Indie Publishing – when do you celebrate?

As an indie publisher, it’s sometimes hard to know when to celebrate. Could it be when I’ve completed my initial draft? My final draft? When it’s copyedited and proof read? When I have a copy from the printers in my hand? When I’ve sold my first one? My first fifty? My first hundred? There doesn’t quite seem to be the right time to sit down and say, well done, what an achievement, as the next thing looms on my ‘to-do’ list.

However, there is something thrilling about having the physical book in my hand. Because I decided to go with a local printer, I have a few boxes of The Art of Survival in my back room which I can go and admire. I have done what I can to create a tempting and interesting read, now is the time to try to connect with readers.

I have some events set up. This Saturday, the 24th of October, I will be at The Book Corner in Saltburn from 11am-1pm with a reprise of my Poisoned Pen talk on crime writing at 12pm. The Art of Survival is being launched on Amazon on the 21st of November, and that day I will be in the WH Smith in Scarborough for a signing, 10am-3pm. And on Tuesday the 1st of December, I will be at Filey Library giving a talk on crime writing, 6pm-730pm. It’s lovely to get out and meet readers and other writers, maybe see some of my blog readers there too.

For anyone who hasn’t read the first in the series, The Art of the Imperfect, it is free on Kindle and there is a Goodreads giveaway next week.

When do you as writer and/or indie publisher celebrate? And how do you celebrate?

The Art of Survival
The Art of Survival asks: What will fear push ordinary people to do? What happens when little girls get lost? DS Theo Akande is investigating the disappearance of eight year old Victoria Everidge. Her mother, Yvonne, is a desperate woman. What is she capable of? Eminent journalist and newspaperman, Stan Poole, dies leaving a filing cabinet full of secrets. As these leak out, his daughter, Hannah, begins to question her own girlhood. She is losing her way. Her best friend, Lawrence, newly an item with Theo, finds it hard to remain supportive. Instead Hannah clings to her work as a trainee counsellor and to her client Julia. Julia is apparently no little girl lost, but appearances can be deceptive. Then a body is found.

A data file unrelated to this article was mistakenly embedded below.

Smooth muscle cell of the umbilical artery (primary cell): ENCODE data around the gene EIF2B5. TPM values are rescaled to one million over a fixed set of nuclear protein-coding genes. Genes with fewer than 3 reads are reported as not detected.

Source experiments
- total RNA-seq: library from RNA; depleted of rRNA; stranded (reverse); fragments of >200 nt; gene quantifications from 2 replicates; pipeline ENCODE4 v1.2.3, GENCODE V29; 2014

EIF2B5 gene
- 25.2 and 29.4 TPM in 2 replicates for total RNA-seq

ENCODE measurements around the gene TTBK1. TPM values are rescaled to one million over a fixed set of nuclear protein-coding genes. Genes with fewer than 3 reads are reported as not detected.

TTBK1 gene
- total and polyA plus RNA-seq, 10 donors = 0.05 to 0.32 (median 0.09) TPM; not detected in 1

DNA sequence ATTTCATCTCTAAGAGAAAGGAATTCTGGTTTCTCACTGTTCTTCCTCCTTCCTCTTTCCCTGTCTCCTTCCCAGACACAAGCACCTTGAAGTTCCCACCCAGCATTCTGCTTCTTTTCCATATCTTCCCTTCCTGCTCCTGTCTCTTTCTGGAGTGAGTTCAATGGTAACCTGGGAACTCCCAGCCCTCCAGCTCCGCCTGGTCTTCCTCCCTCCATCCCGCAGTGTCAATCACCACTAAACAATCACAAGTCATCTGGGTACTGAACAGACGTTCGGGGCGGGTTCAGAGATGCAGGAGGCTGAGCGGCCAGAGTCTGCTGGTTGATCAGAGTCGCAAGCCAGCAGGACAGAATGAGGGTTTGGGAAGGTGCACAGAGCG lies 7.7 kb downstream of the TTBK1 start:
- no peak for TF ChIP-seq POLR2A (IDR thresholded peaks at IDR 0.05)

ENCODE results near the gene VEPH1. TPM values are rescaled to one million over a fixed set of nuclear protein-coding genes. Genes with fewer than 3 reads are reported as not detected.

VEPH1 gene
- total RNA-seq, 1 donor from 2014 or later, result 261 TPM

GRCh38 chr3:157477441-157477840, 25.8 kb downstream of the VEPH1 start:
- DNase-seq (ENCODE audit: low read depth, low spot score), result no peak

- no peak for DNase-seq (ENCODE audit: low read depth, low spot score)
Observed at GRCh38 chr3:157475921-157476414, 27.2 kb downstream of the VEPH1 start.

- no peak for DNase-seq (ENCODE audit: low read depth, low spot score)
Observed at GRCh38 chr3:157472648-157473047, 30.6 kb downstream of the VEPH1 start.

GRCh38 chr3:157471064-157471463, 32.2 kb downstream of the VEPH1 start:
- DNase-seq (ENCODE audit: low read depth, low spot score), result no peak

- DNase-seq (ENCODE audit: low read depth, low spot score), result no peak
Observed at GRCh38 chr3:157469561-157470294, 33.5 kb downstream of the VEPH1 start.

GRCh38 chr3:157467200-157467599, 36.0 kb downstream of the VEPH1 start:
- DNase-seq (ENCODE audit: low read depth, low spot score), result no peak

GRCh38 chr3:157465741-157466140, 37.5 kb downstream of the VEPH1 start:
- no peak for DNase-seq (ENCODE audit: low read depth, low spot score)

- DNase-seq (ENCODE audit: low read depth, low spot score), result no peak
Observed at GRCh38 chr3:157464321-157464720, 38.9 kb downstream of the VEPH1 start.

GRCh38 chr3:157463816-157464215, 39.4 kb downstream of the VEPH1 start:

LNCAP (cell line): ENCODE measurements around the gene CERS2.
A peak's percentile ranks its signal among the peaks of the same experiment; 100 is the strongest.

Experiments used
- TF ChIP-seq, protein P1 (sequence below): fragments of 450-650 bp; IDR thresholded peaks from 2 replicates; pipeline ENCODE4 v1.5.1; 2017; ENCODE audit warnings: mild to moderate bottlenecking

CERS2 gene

This is the second novel by Kate Evans. Her first, The Art of the Imperfect, was long-listed for the Crime Writers Association debut dagger in 2015. Kate Evans is a writer of fiction, non-fiction and poetry. Her book, Pathways Through Writing Blocks in the Academic Environment, was published by Sense Publishers in 2013. She has an MA in Creative Writing from Sussex University and teaches on the Degree in Creative Writing at the University of Hull, Scarborough campus. She is trained as a psychotherapeutic counsellor. She loves walking by the sea and afternoon tea, and has an inexplicable drive to bring a new generation to the poetry of Edith Sitwell.

Praise for The Art of the Imperfect:

‘The first thing to mention is the writing style is incredibly strong. … The description through this book is brilliantly constructed so that I really felt completely immersed.’ Lizzy, My Little Book Blog

‘The book … retains its readability on a second or third reading and beyond. It is written by an unobtrusively gifted creative talent, whose gifts will assuredly go on expanding and enlarge their range … The novel is convincing enough to haunt us, and graze us into deeper thought.’ Dr Heward Wilkinson, UKCP Fellow, UKCP Registered, Integrative Psychotherapist.

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6 thoughts on “Indie Publishing – when do you celebrate?

  1. Helen Birmingham

    Kate, you should celebrate each and every one of those steps, and the steps between that got you there …. and on to the next and the next! WELL DONE – WHAT AN ACHIEVEMENT!! X x

    Sent from my iPad

    >

    Reply
    1. Annecdotist

      I agree, there are so many knocks in this business, celebrate what you can! And it’s great that you’ve created these opportunities to talk about your book.

      Reply
  2. helenanderson766144004

    I felt really happy when I sent my book off for proof-reading but it’s so hard to hang on to that sense of achievement. Occupational hazard for writers (especially perfectionist writers).

    Reply
    1. Kate Evans Post author

      Thanks Helen, it is indeed hard to hang on to the sense of achievement. I find an antidote is to get on with the next book. Good luck with all your writing and literary endeavours.

      Reply

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